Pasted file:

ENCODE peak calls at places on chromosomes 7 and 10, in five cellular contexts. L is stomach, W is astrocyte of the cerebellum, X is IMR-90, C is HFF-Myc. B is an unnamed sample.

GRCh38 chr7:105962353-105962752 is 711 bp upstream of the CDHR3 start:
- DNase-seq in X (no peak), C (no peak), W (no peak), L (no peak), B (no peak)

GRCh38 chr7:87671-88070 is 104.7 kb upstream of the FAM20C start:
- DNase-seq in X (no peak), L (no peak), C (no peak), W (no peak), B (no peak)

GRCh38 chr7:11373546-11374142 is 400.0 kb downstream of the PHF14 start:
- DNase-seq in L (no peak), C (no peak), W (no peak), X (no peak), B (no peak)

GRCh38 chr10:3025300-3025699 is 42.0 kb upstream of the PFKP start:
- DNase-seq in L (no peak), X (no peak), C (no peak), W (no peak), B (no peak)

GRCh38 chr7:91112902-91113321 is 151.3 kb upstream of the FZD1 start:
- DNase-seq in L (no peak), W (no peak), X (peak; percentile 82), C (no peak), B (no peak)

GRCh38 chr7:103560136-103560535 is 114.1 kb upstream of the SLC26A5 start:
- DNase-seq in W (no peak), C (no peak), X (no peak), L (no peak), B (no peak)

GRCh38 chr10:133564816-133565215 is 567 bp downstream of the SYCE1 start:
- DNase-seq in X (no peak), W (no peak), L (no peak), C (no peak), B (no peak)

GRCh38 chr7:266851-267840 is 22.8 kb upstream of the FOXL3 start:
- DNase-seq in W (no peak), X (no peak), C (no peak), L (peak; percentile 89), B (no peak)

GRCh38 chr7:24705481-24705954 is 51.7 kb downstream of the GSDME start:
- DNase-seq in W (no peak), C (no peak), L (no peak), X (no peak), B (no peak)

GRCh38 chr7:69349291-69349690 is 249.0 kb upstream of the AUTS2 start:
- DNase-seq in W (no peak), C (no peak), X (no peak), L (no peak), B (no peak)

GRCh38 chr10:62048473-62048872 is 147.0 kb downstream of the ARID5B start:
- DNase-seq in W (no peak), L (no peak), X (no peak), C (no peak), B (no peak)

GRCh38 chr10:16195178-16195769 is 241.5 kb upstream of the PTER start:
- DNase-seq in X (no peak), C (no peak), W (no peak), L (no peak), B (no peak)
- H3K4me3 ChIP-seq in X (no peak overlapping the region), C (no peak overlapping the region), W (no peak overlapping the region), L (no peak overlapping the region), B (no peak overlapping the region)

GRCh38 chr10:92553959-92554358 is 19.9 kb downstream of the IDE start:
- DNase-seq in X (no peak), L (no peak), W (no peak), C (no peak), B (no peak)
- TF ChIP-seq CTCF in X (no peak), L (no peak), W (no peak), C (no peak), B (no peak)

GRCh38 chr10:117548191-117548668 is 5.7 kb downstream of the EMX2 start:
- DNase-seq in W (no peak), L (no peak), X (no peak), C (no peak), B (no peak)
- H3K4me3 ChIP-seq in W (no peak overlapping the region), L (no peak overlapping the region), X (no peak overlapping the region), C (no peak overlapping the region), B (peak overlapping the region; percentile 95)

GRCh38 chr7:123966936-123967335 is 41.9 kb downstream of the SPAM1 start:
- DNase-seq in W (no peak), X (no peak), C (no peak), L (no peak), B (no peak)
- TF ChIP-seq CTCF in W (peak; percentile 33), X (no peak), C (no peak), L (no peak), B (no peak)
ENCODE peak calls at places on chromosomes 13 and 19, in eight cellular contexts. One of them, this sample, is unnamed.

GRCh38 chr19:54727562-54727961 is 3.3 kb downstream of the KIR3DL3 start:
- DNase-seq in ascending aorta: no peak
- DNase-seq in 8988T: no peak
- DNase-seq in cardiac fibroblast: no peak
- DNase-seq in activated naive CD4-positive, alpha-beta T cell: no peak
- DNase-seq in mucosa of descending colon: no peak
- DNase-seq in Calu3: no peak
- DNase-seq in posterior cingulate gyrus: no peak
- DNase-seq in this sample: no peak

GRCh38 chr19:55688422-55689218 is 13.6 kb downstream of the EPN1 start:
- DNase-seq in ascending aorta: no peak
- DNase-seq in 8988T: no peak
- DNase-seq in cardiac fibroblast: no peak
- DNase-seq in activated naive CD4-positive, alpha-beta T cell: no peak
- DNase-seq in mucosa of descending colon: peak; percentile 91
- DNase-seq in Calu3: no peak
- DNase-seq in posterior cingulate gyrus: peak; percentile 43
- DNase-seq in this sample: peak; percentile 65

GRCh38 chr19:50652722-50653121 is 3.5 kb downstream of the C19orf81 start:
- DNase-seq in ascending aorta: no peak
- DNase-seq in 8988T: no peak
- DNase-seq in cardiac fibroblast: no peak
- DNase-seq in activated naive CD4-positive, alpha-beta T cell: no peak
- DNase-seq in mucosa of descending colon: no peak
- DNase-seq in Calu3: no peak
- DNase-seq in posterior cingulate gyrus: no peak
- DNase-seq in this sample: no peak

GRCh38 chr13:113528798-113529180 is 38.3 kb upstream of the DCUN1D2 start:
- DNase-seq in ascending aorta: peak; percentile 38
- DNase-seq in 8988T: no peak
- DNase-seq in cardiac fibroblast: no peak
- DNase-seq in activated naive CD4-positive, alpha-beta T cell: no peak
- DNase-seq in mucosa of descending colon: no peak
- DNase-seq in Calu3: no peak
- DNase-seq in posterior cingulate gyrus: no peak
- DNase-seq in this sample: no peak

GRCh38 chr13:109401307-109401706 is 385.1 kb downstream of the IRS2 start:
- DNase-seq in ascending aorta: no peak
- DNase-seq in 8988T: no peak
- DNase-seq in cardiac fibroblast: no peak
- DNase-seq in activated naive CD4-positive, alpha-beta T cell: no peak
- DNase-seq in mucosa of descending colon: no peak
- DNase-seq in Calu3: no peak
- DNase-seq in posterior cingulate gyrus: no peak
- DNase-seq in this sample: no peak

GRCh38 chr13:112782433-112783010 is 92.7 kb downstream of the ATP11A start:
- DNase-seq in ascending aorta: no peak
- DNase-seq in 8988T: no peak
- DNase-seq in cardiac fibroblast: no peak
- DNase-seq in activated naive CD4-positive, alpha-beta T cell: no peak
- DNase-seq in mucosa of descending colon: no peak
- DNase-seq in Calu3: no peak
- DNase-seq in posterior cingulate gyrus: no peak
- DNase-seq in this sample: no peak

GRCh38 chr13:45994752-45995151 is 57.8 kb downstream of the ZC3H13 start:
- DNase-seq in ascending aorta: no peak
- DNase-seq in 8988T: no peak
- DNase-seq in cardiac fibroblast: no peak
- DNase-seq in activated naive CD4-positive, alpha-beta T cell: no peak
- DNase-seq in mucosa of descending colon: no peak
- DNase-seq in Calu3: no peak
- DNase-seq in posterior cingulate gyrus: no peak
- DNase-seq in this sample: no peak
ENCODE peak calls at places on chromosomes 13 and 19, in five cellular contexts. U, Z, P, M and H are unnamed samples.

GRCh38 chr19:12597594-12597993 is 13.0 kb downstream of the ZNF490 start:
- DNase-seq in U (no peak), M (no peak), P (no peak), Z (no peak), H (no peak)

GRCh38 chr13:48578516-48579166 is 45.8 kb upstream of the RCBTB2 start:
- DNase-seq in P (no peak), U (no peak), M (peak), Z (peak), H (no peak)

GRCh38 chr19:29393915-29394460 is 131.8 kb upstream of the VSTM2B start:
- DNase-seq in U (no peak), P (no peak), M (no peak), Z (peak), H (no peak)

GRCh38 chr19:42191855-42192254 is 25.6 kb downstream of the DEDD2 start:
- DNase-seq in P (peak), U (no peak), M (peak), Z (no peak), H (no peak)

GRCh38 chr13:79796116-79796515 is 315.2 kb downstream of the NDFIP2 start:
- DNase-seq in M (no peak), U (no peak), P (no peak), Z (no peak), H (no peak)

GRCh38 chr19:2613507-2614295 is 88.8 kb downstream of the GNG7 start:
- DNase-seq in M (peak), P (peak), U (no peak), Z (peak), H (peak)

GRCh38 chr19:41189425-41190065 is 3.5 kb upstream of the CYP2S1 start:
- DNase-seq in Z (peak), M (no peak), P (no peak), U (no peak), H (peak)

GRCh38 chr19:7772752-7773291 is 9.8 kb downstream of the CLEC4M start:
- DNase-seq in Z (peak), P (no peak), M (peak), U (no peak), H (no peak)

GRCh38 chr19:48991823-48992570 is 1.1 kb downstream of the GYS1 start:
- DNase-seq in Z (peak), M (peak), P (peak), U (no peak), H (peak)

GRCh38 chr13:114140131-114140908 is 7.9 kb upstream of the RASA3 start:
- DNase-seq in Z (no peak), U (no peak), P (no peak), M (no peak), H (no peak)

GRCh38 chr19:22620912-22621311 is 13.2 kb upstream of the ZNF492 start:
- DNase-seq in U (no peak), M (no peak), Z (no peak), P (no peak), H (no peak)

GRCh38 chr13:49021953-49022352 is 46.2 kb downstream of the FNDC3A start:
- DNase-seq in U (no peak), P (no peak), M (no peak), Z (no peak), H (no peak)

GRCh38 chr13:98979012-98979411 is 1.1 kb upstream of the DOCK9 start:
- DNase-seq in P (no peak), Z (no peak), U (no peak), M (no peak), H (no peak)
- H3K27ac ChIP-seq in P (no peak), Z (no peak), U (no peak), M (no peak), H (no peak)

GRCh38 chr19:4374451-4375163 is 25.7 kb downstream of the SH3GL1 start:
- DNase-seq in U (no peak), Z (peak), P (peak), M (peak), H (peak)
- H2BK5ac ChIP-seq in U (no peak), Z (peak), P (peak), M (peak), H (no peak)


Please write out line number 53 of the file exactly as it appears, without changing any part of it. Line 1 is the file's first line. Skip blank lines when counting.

- DNase-seq in posterior cingulate gyrus: peak; percentile 43